Description This tablet was made for a pilgrim to Bodh Gaya, the place in eastern India where Shakyamuni Buddha is believed to have attained enlightenment. It depicts the Buddha at the moment of his enlightenment: Meditating under the Bodhi tree, he reached down with his right hand to call the earth goddess to witness the great event. At Bodh Gaya, a shrine was later built around the tree; here, it is represented as a tiered structure with branches growing between its various levels. The image of the Buddha, flanked by two bodhisattvas, recalls both the temple’s devotional sculpture and the Buddha himself. The inscription along the periphery, in an Indian script, relates the “Buddhist creed” which states that all things arise from a cause, and that the Buddha has explained both this cause and how to bring it to an end (and thus achieve spiritual liberation). Tibetan letters on the back of the tablet suggest that it was made for a Tibetan patron, either in Bodh Gaya itself or along the pilgrimage route. Votive tablets such as this one served both as meritorious offerings and as souvenirs. Most were made of clay; metal tablets such as this one would have been more expensive to produce and to acquire.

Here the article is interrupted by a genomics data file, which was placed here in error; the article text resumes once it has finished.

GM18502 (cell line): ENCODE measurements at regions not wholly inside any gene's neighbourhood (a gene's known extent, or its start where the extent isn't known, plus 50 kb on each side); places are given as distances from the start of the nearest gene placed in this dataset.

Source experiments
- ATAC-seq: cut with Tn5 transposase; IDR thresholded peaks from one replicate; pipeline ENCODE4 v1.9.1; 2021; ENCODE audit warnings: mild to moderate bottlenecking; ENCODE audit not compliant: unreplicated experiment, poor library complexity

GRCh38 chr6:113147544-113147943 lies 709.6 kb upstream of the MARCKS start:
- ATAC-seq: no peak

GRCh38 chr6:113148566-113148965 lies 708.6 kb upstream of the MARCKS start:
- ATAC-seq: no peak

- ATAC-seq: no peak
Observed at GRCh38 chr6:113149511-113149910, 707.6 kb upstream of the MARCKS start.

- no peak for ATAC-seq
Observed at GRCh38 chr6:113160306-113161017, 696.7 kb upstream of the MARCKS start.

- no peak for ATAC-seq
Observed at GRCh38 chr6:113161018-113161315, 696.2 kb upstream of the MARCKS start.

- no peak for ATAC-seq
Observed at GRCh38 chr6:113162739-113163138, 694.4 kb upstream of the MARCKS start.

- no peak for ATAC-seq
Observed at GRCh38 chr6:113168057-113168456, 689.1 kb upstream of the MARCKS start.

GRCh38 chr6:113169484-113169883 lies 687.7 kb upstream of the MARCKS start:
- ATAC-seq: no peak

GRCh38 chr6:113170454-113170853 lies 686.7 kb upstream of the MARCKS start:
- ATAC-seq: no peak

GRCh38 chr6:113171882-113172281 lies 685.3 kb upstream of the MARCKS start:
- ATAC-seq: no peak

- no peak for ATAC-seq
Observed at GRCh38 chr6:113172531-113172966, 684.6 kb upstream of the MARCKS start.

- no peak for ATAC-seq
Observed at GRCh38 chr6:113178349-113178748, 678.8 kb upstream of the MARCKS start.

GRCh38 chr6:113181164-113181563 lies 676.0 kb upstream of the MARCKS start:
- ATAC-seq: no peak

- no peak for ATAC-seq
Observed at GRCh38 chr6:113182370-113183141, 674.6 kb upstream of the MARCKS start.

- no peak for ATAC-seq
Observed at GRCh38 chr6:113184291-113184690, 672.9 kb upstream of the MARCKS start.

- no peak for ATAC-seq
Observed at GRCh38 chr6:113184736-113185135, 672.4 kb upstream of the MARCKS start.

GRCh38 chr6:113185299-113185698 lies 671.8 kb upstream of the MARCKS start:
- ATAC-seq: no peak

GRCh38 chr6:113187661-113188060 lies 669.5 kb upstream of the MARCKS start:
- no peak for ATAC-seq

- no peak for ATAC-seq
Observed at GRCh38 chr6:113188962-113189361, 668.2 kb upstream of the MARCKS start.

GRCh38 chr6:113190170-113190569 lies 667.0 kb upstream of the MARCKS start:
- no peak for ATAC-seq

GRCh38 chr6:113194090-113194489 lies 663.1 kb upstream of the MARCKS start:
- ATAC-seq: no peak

- Pilgrimage and Buddhist Art. Asia Society, New York. 2010.
Provenance B. N. Bharwy, New Delhi [date and mode of acquisition unknown]; John and Berthe Ford, Baltimore, February 1977, [mode of acquisition unknown]; Walters Art Museum, 2008, by gift.
Inscriptions front & back
Credit Gift of John and Berthe Ford, 2008
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